Nick Hahn is what I call a “technology dad.” Being a techie with a lifelong fascination with all things digital, he is ideally positioned to spark his daughter’s interest in computing. Both at work and at home, Nick is on the frontlines confronting gender biases.
He shared one of his experiences with me. “When my 7-year-old daughter was just getting into Minecraft, she was excited to share her new interest with another 7-year-old girl whose family was visiting us,” Nick says. “The mom overheard our conversation as I brought my laptop out and turned the game on. She seemed surprised that I’d been showing my daughter Minecraft. It wasn’t frustration, more like confusion. Right there in front of us all, she says to her daughter: ‘Oh, honey, that game is for boys, you don’t need to bother with that.’ Then she looks at me and laughs, like I didn’t get this either, and says, ‘Why do you show this to your daughter, it’s not for her?’”
This is the nature of insidious bias.
Its invisible influence permeates our culture so deeply that it can go unrecognized until someone blurts out a jarring statement that takes you by surprise.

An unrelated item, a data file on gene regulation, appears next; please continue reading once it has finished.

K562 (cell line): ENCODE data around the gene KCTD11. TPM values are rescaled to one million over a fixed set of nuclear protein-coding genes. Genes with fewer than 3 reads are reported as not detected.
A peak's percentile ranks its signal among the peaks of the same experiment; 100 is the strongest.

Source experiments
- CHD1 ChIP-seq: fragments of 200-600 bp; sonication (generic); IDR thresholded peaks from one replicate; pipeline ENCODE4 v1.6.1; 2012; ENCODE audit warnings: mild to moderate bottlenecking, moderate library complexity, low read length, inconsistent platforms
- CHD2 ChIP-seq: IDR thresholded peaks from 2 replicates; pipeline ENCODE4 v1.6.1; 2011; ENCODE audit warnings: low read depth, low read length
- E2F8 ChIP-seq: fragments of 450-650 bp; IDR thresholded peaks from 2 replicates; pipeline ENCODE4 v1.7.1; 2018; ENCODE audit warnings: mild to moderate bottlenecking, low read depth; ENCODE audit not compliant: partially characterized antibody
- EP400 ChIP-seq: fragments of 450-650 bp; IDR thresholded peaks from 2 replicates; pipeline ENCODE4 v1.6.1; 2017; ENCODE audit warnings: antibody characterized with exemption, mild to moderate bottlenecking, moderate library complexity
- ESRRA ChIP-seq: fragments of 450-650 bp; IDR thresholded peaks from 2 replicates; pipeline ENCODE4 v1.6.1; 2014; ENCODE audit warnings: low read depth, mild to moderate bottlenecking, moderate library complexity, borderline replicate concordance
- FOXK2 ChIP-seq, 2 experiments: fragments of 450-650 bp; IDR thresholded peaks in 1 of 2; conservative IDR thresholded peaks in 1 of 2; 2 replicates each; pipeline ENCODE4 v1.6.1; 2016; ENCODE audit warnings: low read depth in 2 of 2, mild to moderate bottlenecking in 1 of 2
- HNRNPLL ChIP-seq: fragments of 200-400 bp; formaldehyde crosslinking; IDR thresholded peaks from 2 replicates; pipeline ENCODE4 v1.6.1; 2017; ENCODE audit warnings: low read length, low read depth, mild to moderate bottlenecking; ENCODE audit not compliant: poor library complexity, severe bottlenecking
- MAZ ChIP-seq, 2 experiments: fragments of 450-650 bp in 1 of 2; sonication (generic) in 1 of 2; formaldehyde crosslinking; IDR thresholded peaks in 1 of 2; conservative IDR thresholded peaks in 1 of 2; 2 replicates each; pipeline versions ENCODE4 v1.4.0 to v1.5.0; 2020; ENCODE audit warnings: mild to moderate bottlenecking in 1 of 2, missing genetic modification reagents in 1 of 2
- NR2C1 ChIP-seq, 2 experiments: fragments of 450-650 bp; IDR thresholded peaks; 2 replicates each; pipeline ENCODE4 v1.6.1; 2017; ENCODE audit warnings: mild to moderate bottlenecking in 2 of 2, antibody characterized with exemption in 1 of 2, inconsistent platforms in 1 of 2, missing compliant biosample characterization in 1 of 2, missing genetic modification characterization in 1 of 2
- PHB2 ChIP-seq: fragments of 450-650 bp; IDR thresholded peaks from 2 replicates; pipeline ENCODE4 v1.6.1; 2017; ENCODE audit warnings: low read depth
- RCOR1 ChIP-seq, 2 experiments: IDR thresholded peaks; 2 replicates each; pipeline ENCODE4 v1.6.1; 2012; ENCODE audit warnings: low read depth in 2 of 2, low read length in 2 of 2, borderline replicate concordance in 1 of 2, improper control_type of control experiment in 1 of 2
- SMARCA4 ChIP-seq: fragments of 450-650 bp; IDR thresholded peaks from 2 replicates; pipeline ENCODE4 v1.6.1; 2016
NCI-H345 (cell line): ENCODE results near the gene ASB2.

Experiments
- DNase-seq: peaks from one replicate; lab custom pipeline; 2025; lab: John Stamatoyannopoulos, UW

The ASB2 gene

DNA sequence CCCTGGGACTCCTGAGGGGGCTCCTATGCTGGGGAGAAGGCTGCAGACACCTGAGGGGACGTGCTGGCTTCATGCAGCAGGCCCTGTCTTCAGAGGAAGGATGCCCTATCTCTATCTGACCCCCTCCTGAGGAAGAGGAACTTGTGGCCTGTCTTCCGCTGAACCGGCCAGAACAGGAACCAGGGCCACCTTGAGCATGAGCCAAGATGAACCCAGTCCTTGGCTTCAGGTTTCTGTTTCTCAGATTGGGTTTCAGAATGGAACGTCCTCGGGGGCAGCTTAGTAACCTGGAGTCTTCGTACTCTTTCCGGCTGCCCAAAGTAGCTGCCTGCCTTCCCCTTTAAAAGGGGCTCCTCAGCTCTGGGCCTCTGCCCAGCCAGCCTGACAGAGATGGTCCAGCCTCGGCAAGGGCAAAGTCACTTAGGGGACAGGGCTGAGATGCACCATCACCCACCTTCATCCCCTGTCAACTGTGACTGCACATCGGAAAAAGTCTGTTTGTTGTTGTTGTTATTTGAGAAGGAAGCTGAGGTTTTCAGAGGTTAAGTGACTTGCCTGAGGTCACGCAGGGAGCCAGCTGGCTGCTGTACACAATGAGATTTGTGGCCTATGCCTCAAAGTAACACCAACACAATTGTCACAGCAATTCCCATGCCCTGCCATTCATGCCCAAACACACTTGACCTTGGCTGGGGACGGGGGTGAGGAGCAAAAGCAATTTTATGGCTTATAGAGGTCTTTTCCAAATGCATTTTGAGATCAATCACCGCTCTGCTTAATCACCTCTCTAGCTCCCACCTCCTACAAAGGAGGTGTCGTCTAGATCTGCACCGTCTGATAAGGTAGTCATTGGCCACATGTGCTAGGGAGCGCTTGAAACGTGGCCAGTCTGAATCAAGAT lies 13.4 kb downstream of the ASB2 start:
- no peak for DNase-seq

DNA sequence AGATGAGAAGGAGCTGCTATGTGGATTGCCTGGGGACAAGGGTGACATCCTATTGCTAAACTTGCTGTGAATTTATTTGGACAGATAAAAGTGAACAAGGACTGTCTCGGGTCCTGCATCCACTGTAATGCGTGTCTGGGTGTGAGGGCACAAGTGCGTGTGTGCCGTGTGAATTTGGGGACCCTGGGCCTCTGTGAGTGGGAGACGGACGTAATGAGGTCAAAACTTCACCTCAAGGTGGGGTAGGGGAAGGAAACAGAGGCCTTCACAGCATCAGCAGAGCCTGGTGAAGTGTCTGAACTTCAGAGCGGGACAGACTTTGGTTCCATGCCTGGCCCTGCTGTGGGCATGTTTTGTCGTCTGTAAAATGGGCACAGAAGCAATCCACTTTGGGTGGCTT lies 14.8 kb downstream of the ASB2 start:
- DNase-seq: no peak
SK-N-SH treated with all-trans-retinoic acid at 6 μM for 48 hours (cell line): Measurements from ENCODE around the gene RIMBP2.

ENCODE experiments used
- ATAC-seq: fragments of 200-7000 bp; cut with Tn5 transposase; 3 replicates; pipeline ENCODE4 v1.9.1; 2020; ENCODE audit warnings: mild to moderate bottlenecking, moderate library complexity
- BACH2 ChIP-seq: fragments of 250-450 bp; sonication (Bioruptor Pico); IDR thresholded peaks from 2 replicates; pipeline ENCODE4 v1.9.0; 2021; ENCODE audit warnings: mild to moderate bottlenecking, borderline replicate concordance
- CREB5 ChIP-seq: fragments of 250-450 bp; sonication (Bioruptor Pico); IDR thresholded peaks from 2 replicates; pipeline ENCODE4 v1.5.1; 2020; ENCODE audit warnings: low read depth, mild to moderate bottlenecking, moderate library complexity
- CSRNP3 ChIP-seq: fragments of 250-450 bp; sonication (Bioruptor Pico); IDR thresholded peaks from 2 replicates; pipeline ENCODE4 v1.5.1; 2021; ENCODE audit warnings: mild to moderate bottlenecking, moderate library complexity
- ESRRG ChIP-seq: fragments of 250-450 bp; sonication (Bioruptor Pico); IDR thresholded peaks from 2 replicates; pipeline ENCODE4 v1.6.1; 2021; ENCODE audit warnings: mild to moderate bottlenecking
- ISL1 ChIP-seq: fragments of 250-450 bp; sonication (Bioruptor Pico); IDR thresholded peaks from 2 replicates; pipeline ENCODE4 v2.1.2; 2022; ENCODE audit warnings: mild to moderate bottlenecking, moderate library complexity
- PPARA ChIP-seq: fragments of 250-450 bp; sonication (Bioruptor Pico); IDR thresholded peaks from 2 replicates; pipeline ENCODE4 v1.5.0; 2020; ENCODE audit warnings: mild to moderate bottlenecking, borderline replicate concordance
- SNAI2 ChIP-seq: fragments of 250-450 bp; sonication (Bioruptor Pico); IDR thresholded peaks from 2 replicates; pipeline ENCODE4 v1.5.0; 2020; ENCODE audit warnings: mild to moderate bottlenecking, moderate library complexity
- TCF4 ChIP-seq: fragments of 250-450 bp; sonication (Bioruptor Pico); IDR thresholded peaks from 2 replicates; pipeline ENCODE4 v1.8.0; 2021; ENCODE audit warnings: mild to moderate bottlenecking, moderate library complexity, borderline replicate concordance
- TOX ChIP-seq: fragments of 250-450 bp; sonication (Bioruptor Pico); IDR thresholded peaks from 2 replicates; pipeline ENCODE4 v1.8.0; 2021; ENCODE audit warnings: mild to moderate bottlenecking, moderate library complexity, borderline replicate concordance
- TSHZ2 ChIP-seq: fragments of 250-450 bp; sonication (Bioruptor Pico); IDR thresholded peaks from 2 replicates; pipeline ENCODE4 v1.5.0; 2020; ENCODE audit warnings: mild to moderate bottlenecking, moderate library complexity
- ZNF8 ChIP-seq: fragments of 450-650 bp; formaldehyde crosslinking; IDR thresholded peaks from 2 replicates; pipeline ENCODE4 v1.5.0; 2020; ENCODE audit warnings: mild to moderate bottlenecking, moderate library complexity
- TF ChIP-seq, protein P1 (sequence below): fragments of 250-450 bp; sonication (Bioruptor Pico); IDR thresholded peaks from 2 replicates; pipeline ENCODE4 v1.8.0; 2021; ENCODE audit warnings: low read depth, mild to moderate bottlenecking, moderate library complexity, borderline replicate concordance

Games like Minecraft require players to conceptualize ideas in three-dimensional space. Whether you love Minecraft or despair over its grip on children, it does help them think like builders and develop their spatial reasoning skills. And, either way, as a genre of game and a culture that is here to stay, there are advantages to giving girls access to these sorts of games and encouragment that they are for girls just as much as they are for boys.
“I think it’s sad that many girls are discouraged from even exploring playing with computers—like because it’s not pink, it’s not for the girls,” Nick Hahn says. “If girls are told early on they’re not cut out for something, it’s hard to break that mindset.”
I’d love to hear from you about your experiences, or those of the girls in your life, with such casual, and even unacknowledged, bias. What happened? And how did you react? Thank you for sharing.